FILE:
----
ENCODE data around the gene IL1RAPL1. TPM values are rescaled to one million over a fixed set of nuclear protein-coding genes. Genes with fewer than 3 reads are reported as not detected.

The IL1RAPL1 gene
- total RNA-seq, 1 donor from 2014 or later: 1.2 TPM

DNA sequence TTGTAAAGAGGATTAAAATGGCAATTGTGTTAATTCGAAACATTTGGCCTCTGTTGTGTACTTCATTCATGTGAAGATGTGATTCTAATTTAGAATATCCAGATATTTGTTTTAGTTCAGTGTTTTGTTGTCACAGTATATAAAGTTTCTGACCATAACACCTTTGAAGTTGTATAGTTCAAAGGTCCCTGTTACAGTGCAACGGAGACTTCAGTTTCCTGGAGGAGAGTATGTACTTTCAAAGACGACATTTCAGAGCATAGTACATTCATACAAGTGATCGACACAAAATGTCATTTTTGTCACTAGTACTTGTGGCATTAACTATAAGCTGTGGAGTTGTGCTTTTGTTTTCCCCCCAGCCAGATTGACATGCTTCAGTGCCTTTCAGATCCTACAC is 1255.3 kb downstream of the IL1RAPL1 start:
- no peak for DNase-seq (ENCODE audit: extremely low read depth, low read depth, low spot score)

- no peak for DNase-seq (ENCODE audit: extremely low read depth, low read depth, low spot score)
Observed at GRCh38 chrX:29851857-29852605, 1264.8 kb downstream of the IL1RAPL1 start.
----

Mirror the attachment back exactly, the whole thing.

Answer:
ENCODE data around the gene IL1RAPL1. TPM values are rescaled to one million over a fixed set of nuclear protein-coding genes. Genes with fewer than 3 reads are reported as not detected.

The IL1RAPL1 gene
- total RNA-seq, 1 donor from 2014 or later: 1.2 TPM

DNA sequence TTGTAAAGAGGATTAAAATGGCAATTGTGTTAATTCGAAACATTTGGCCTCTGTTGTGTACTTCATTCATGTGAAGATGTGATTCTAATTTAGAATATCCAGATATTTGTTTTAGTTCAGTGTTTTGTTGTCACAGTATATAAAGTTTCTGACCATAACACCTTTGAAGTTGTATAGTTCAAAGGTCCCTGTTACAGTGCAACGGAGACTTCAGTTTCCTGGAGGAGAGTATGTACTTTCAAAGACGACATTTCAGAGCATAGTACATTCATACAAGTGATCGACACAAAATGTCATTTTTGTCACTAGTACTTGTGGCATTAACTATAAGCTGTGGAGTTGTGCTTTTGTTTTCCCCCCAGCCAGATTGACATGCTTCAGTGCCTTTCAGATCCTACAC is 1255.3 kb downstream of the IL1RAPL1 start:
- no peak for DNase-seq (ENCODE audit: extremely low read depth, low read depth, low spot score)

- no peak for DNase-seq (ENCODE audit: extremely low read depth, low read depth, low spot score)
Observed at GRCh38 chrX:29851857-29852605, 1264.8 kb downstream of the IL1RAPL1 start.